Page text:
A Guide to Assessing Green Infrastructure Costs and Benefits for Flood Reduction
To plan successfully, communities need to understand the options for addressing flood-related issues and their associated costs. This guide lays out a six-step watershed-based approach for documenting the costs of flooding, projecting increased flooding and associated costs under future land use and climate conditions, and calculating the long-term benefits and costs of a green infrastructure approach.
The guide draws from four case studies (Duluth, Minnesota; Toledo, Ohio; Green Bay, Wisconsin; and He‘eia, Hawaii) to provide key considerations, recommended expertise, practical implementation tips, and lessons learned.
Jumpstarting your green infrastructure assessment (2:35)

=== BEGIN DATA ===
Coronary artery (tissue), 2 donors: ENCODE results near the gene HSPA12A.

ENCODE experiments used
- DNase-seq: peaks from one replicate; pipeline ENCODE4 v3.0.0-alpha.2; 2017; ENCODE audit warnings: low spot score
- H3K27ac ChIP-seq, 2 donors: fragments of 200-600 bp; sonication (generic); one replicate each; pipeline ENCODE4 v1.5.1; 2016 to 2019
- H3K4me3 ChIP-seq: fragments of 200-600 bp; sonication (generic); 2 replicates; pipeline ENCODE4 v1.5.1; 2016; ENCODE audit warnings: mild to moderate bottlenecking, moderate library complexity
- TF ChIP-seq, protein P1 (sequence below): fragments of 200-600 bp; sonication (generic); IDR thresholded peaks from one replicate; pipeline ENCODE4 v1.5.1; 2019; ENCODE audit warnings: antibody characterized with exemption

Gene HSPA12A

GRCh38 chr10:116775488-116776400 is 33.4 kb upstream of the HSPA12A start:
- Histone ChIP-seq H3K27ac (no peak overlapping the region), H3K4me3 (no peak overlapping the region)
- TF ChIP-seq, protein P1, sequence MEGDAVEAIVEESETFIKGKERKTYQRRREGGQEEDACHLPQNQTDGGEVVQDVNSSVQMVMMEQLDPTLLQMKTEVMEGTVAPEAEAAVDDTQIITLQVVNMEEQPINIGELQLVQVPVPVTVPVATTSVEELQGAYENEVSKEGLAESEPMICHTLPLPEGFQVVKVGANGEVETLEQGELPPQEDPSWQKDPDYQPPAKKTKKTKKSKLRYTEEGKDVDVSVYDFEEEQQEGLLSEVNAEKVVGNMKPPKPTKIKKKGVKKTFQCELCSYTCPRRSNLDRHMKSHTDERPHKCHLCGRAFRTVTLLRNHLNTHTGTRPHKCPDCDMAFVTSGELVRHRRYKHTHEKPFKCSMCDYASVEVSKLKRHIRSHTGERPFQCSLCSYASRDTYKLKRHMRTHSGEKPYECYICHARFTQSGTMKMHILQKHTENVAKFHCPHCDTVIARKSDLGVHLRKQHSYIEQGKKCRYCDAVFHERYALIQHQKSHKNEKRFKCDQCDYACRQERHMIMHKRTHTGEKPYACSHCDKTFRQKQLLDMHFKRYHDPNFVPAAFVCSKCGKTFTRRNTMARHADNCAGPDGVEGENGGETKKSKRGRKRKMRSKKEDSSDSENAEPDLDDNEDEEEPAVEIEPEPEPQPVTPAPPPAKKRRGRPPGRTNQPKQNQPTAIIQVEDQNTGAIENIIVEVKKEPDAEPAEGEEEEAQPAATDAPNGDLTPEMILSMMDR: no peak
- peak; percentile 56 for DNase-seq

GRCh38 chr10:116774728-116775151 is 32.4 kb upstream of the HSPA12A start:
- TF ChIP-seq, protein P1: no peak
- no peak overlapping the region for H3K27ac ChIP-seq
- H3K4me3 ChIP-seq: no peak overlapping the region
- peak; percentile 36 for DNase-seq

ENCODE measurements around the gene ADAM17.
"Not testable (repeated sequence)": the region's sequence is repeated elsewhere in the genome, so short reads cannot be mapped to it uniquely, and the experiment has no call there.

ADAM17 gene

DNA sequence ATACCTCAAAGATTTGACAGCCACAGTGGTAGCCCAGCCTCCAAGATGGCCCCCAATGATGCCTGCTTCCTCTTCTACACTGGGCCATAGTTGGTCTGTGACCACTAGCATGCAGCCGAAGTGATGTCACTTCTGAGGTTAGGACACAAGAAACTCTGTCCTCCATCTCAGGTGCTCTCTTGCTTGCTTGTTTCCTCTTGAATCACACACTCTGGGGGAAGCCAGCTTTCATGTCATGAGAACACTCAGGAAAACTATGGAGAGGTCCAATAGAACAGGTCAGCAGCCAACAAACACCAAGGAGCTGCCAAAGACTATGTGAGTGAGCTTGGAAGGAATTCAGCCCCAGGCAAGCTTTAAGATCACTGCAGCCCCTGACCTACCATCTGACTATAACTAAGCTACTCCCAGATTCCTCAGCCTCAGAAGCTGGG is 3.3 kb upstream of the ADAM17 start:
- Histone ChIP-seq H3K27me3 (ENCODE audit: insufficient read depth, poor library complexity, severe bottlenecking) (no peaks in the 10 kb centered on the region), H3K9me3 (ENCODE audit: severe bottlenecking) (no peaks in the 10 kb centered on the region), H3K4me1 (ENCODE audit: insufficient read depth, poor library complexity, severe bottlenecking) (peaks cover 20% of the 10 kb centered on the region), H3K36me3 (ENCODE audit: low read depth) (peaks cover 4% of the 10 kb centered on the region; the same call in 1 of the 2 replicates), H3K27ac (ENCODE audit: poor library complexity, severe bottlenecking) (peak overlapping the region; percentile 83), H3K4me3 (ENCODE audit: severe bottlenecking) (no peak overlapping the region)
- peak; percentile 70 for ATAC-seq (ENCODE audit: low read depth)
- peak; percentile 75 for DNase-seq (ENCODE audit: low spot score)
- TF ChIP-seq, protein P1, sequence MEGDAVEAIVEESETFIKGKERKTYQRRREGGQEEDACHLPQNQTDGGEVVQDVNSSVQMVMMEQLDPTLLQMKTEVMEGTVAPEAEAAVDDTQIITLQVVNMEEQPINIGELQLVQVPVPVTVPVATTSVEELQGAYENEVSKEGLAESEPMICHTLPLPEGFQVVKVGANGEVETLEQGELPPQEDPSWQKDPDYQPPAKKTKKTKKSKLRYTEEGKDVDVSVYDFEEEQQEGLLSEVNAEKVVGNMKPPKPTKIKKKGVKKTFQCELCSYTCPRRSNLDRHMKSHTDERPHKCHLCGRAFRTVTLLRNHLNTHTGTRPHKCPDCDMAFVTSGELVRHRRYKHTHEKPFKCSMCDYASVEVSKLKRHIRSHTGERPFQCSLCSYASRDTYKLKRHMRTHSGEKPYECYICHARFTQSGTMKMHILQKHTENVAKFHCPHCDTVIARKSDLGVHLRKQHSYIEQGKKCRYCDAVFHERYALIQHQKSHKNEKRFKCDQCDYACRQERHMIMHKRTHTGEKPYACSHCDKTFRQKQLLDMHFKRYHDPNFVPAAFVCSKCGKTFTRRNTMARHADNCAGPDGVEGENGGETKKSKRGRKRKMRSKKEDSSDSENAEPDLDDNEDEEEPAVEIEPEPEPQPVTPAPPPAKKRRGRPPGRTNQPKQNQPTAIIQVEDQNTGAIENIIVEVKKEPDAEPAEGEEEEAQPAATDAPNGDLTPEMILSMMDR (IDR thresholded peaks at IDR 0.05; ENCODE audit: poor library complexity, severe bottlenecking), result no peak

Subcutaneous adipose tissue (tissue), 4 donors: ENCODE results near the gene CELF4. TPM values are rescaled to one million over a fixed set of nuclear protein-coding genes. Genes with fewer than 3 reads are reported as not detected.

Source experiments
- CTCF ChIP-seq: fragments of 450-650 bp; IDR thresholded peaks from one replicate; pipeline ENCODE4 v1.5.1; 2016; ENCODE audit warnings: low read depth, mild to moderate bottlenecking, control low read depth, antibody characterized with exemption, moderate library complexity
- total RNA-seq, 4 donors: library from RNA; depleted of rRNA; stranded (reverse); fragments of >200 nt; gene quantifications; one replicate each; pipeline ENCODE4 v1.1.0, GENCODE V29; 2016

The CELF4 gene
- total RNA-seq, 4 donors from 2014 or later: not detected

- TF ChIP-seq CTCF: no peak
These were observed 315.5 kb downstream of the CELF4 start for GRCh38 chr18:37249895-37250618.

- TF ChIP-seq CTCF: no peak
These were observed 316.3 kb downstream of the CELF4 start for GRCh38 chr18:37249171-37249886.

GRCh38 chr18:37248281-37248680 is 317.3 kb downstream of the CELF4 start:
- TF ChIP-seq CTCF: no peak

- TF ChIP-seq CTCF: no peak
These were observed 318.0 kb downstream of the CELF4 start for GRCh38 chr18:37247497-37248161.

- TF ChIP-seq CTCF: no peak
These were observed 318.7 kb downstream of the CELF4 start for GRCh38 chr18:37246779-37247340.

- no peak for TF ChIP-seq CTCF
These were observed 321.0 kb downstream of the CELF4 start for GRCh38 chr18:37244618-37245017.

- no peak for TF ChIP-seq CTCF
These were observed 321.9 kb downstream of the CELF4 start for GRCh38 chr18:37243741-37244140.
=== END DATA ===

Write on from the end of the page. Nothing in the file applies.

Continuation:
The following resources can help you work through specific steps from the guide.
- Green Infrastructure Options to Reduce Flooding provides green infrastructure techniques, benefits, limitations, and tips on how to estimate floodwater storage potential and costs.
- The Data Checklist is a list of data used to conduct an economic assessment.
- Economic Assessment of Green Infrastructure Strategies for Climate Change Adaptation: Pilot Studies in the Great Lakes Region is a detailed study that serves as the foundation for the guide.
- Use this story map to help others understand the impacts of flooding and green infrastructure in the Great Lakes.
- Download sample posters from two of the pilot study communities, Toledo and Duluth, for ideas on how to share information with residents about flooding issues and green infrastructure solutions.
- Read more about the studies in Toledo and Duluth in the summer 2015 edition of Clear Waters magazine.
- Economic Assessment of Green Infrastructure Strategies for Climate Change Adaptation: Pilot Studies in the Great Lakes Region